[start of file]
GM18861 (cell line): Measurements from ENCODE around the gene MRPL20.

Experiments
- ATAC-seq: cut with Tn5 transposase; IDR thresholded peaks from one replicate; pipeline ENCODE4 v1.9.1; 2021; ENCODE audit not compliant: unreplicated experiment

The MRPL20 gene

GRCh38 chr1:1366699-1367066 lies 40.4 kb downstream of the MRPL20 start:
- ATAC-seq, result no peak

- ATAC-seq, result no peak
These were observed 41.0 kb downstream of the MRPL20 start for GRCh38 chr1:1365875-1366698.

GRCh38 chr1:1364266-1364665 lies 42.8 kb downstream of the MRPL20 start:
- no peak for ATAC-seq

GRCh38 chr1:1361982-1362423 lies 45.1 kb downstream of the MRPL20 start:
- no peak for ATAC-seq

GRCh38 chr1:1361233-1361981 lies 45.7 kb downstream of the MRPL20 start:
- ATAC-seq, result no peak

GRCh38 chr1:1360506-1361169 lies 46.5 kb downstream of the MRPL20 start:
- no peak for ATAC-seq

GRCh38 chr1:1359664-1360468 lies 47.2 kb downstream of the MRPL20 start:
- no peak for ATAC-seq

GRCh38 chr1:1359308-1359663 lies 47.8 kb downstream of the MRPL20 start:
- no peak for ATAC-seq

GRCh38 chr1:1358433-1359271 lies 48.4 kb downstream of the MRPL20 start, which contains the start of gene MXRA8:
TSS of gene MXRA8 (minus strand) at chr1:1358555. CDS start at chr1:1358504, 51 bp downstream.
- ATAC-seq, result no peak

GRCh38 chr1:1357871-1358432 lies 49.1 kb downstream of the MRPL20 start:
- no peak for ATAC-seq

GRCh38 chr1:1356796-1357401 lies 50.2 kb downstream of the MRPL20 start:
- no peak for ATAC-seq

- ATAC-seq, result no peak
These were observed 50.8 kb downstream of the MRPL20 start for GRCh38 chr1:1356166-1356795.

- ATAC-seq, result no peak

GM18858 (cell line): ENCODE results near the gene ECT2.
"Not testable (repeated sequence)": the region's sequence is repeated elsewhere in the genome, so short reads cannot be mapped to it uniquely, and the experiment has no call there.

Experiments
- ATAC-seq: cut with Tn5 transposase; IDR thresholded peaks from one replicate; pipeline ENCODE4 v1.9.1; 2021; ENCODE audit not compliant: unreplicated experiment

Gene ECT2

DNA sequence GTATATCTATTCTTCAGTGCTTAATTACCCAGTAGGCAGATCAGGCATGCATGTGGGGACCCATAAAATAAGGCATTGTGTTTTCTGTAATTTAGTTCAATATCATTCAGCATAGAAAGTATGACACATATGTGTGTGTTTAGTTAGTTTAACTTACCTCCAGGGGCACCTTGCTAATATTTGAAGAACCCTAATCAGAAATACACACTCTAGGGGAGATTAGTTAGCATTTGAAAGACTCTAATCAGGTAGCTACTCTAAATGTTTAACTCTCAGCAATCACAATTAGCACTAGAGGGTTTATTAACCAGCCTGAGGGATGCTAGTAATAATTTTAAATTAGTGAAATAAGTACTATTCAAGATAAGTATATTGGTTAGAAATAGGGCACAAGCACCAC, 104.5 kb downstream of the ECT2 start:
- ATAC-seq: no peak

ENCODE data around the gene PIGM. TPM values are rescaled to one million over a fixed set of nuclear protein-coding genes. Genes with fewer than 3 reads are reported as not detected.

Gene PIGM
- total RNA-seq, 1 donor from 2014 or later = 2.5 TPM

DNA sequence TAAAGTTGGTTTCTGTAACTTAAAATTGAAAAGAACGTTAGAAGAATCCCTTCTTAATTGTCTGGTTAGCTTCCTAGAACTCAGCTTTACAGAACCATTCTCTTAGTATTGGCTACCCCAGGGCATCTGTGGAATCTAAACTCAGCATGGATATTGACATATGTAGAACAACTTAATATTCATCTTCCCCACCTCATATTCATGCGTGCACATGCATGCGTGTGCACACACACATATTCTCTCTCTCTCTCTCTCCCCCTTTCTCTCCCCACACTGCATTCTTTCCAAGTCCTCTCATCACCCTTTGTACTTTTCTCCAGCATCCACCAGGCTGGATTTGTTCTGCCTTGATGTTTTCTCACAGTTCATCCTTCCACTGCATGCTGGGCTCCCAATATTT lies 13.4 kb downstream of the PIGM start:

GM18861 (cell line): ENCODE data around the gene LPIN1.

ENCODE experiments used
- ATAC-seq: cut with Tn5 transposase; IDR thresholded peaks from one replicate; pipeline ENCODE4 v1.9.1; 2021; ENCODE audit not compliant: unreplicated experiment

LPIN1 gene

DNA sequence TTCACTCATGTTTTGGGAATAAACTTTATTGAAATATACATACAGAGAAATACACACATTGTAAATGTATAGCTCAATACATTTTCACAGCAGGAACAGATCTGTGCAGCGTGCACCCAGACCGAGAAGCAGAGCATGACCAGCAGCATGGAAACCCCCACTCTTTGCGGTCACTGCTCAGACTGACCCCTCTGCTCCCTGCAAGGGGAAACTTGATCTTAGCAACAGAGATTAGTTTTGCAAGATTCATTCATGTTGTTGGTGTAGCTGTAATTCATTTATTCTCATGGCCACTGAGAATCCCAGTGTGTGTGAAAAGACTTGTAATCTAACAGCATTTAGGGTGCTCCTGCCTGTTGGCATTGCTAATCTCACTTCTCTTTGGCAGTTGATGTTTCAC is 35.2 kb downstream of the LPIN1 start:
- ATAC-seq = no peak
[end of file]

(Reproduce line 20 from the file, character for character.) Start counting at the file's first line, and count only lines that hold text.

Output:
- no peak for ATAC-seq